What Does Going Self Employed Have to Do with Your Personal and Spiritual Evolution (Part 2)
Quite a long time ago now, when I was studying for my degree, one of the business course options was the cutting-edge subject of Human Resources (HR). (This was way before HR became the common label for a newly restructured personnel department attempting to look progressive!) Typically we looked at the performance of businesses, studying their financial documents, to ascertain the impact of their people issues. For example a company with poor sales may lack appropriately qualified, skilled or influential sales people, or have poorly qualified sales managers. We discovered any issue experienced by the organisation could be explained in terms of its people.
With this understanding it makes sense that, when this business is a solopreneur, a freelancer or a business start-up, the attributes of the business ARE the attributes of its owner. If your business has great sales, you have the right skills and mindset for sales. You may have hired someone with sales expertise or got some great advice but you were still the one who understood you needed that help and advice, who selected the right expert and who had the knowledge to appreciate and implement the advice that was relevant to you.
As well as the spectrum of different skills and understanding needed to run a small business, Self-Employment brings up key challenges for our personal and spiritual development. When we go Self-Employed, tasks that were straight forward when we worked for an organisation now seem more emotive, more personal.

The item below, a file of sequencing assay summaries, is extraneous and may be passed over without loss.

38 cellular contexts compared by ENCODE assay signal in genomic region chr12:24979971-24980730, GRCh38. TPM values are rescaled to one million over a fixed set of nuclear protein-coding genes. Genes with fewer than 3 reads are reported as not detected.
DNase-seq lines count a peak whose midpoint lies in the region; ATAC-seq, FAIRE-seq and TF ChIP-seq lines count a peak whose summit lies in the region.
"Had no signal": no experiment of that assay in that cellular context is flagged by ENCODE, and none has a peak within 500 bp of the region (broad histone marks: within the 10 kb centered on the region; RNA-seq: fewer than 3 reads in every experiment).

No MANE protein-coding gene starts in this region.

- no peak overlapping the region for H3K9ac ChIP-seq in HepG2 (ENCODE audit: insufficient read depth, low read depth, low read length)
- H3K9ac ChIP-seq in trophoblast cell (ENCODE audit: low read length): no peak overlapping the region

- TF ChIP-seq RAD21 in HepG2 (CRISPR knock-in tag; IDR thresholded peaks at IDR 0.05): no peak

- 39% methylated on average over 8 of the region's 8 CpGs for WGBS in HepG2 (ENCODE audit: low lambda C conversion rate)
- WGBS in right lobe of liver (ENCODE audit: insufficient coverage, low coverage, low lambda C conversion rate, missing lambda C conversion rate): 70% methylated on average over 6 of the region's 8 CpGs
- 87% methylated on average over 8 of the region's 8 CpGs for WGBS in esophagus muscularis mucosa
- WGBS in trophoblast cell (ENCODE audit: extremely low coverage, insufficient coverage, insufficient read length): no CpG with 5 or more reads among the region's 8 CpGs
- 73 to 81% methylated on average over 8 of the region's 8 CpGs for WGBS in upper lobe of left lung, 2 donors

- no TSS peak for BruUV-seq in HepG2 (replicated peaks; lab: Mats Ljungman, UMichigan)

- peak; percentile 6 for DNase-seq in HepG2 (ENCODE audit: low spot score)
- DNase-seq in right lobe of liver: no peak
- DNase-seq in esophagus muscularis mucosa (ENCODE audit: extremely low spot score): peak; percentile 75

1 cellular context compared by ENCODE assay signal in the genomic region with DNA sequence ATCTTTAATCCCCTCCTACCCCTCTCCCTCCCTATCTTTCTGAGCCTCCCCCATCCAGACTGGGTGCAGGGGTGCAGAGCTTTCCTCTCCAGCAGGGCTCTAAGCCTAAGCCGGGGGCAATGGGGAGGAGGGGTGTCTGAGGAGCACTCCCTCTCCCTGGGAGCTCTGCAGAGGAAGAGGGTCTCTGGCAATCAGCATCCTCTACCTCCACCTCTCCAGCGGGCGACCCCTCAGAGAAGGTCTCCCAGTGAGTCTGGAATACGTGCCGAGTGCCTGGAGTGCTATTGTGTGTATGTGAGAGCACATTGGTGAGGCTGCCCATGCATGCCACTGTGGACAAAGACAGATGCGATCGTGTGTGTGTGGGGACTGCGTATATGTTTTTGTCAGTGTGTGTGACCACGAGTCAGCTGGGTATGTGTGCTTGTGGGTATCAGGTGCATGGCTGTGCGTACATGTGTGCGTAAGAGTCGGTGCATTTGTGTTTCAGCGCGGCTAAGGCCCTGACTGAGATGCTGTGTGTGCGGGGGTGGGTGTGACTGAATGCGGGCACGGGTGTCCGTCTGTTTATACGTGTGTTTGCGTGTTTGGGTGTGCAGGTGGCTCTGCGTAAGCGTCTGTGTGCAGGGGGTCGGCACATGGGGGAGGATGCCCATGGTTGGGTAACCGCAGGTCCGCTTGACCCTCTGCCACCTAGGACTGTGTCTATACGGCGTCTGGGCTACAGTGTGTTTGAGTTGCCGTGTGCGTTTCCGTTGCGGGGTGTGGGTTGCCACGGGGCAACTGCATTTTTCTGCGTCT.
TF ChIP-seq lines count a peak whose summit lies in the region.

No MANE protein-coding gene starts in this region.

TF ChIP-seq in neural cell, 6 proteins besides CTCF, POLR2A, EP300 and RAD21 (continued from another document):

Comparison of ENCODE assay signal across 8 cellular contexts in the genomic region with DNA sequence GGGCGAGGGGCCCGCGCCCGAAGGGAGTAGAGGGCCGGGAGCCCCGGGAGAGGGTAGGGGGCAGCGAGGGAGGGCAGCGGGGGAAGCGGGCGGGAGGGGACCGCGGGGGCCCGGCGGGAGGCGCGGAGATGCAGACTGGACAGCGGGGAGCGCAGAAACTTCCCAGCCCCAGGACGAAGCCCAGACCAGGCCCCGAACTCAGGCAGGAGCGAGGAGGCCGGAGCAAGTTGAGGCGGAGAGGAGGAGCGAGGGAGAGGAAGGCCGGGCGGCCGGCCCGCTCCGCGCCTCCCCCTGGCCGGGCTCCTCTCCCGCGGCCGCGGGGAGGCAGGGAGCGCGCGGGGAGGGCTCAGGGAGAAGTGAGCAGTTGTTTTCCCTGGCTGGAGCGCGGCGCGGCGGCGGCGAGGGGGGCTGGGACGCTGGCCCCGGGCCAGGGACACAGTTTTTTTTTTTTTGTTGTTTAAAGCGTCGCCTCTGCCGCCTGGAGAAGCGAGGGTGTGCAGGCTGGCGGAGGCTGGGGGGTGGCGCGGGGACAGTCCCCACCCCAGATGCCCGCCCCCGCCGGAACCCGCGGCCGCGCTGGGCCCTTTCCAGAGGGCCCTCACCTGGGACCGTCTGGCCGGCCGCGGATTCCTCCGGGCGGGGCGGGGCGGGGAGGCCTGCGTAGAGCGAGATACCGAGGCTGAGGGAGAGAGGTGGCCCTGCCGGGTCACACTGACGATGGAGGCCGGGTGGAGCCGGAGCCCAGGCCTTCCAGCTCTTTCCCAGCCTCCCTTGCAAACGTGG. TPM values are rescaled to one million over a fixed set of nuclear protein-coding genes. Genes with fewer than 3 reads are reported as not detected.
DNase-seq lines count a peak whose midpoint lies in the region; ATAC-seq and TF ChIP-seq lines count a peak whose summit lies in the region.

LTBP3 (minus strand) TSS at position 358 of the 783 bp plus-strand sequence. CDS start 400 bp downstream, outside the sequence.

How do you charge for your service? What are you worth? How do you stay true to your passions in the face of customer demands and criticisms? Are you clear on your agreements and do you stay focused to deliver? All these questions reflect back to us our personal and spiritual learning.
Some of these challenges may surface in your fears about going Self-Employed, some you will discover along the way and others won't be apparent until you experience their results.
Therefore those who ignore the personal nature of self-employment and attempt to keep business separate and 'objective' from their emotional life miss out on the deeper learning of this adventure and, I would suggest, limit their business' potential.
To talk through your plans for going self employed, book a convenient time with me at